Meet the switch Statement 247

The cases in a switch statement 250

The default in a switch statement 251

Picky details about the switch statement 252

To break or not to break 255

Using Fall-Through to Your Advantage 257

Using a Conditional Operator 262

Chapter 12: Around and Around It Goes 265

Repeating Instructions over and over Again

(Java while Statements) 266

Following the action in a loop 268

No early bailout 270

Thinking about Loops (What Statements Go Where) 271

Finding some pieces 272

Assembling the pieces 274

Getting values for variables 275

From infinity to affinity 276

Thinking about Loops (Priming) 278

Working on the problem 281

Fixing the problem 284

Chapter 13: Piles of Files: Dealing with Information Overload 287

Running a Disk-Oriented Program 288

A sample program 290

Creating code that messes with your hard drive 292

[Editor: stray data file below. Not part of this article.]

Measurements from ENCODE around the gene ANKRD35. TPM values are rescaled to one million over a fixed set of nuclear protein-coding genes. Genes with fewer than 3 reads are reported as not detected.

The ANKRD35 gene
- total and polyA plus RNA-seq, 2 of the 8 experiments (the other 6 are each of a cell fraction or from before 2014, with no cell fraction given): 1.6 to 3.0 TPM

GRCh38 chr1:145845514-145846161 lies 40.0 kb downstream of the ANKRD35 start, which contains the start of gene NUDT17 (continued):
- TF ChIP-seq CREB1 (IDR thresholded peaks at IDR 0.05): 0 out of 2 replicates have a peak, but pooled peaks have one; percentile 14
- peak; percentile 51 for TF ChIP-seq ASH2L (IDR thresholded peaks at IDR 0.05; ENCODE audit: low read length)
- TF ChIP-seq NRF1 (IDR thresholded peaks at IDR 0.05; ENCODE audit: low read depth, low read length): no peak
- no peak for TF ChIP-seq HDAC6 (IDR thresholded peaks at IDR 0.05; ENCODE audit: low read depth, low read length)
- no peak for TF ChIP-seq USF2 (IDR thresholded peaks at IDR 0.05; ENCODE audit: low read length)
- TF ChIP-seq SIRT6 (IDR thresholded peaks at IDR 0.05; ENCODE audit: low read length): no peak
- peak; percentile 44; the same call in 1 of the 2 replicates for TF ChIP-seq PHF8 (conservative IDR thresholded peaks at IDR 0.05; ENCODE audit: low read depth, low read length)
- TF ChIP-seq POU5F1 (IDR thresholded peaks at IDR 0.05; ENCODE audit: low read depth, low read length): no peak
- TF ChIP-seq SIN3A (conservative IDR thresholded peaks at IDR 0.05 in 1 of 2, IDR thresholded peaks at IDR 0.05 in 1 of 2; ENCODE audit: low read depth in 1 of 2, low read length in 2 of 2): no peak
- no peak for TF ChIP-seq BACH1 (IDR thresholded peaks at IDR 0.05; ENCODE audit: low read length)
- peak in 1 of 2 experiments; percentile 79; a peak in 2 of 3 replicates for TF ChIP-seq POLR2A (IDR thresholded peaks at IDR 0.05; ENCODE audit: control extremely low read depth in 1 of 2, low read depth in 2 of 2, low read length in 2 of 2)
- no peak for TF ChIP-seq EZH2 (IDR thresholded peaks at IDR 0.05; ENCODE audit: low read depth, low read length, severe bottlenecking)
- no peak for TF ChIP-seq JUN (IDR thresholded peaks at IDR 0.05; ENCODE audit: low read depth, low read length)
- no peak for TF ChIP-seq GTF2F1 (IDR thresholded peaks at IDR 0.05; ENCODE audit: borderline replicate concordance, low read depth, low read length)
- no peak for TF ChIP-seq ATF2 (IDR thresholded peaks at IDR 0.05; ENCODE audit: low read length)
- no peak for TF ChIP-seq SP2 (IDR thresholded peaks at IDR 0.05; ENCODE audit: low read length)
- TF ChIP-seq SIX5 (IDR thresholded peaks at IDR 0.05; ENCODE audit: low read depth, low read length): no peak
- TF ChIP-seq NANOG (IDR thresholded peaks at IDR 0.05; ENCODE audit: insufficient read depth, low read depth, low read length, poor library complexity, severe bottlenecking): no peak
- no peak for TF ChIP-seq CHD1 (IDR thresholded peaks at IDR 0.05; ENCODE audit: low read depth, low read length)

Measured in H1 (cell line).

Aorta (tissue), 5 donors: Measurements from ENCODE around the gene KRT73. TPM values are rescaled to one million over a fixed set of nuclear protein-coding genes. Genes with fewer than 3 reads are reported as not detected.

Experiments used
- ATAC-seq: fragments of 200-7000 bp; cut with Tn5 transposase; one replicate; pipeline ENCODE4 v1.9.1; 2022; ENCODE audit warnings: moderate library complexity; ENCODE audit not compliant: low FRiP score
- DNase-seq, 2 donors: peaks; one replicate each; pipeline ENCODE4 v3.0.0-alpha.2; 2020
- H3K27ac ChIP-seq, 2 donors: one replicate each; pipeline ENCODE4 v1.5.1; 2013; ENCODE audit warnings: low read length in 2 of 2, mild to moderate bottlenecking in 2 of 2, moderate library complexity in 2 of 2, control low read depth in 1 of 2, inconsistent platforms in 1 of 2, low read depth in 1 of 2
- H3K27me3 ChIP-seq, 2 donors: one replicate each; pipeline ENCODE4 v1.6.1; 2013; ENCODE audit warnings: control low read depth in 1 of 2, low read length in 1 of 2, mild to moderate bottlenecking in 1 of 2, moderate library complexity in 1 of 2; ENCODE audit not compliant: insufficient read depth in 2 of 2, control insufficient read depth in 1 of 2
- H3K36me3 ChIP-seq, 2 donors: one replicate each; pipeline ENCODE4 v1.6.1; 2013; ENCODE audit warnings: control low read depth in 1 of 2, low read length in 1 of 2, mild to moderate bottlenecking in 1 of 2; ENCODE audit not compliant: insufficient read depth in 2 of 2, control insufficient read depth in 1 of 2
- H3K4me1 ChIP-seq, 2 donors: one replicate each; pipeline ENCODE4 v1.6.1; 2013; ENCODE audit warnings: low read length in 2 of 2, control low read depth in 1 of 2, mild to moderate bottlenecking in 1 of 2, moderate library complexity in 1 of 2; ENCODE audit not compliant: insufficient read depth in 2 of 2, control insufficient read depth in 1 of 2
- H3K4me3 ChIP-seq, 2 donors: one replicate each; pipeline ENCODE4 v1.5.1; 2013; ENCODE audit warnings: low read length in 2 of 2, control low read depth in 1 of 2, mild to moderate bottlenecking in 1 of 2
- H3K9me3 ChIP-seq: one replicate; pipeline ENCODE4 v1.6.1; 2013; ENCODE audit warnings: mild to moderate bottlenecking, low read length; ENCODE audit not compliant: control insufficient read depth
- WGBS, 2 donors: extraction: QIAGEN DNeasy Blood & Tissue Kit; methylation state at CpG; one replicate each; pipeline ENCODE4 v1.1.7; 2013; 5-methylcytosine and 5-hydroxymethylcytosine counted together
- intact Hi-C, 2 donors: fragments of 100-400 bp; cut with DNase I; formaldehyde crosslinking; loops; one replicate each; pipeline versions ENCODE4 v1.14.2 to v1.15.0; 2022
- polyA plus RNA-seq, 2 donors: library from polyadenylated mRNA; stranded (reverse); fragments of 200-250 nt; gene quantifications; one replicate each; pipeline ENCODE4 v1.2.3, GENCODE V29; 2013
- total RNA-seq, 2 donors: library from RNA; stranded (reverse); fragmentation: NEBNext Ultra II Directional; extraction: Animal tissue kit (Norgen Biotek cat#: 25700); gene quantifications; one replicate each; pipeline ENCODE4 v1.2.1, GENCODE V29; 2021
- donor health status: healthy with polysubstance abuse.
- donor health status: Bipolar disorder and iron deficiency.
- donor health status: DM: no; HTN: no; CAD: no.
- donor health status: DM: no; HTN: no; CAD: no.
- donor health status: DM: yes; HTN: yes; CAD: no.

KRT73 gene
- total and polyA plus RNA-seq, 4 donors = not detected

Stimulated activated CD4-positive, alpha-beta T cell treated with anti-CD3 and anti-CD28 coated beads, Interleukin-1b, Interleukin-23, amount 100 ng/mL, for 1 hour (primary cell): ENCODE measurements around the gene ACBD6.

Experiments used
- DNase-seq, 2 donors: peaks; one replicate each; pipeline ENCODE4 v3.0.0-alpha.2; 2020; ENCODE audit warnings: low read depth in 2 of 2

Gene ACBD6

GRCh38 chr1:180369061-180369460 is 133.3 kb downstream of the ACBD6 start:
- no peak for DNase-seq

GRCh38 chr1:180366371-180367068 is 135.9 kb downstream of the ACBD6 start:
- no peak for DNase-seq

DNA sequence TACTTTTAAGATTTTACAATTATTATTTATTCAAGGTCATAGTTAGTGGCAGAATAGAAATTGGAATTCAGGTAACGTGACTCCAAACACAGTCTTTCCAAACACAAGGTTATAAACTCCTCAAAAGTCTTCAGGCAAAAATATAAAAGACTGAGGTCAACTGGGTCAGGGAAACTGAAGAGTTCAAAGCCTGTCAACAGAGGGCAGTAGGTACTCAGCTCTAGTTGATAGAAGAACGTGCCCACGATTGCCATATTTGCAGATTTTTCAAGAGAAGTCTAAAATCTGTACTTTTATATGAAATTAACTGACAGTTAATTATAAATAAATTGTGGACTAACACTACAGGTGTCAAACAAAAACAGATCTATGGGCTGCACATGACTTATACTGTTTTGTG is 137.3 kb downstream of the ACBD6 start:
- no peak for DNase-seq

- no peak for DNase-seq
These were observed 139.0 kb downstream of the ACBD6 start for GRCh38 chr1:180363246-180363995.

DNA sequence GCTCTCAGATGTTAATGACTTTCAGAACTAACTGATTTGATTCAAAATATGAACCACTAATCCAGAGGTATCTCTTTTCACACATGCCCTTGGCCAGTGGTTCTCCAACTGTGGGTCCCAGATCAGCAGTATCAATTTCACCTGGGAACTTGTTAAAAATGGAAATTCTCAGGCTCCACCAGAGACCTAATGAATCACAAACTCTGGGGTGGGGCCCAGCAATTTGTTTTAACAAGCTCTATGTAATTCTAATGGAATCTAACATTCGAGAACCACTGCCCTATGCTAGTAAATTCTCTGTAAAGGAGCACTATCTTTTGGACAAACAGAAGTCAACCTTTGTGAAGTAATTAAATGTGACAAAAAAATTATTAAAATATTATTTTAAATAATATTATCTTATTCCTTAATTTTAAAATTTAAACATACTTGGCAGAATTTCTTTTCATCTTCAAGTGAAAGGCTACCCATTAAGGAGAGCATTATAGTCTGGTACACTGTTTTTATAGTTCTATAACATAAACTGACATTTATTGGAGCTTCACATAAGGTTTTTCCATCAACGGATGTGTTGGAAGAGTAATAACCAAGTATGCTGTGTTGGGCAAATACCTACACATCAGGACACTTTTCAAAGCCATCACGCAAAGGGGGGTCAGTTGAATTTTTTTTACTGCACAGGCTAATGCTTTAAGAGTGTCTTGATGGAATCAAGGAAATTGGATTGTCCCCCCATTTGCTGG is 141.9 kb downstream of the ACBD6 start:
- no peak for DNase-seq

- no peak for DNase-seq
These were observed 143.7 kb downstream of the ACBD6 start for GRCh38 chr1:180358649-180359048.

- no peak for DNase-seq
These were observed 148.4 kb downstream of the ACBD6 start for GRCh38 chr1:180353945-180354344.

Running the sample program 296

Troubleshooting problems with disk files 298

Writing a Disk-Oriented Program 301

Reading from a file 302

Writing to a file 303

Writing, Rewriting, and Rerewriting 306

Chapter 14: Creating Loops within Loops 309

Paying Your Old Code a Little Visit 310

Reworking some existing code 311

Running your code 312

Creating Useful Code 312

Checking for the end of a file 313

How it feels to be a computer 315

Why the computer accidentally pushes past the end of the file 317

Solving the problem 318

Chapter 15: The Old Runaround 325

Repeating Statements a Certain Number of Times (Java for Statements) 326

The anatomy of a for statement 328

Initializing a for loop 329

Using Nested for Loops 332

Repeating Until You Get What You Need (Java do Statements) 338

Getting a trustworthy response 339

Deleting a file 340

Using Java's do statement 342

A closer look at the do statement 343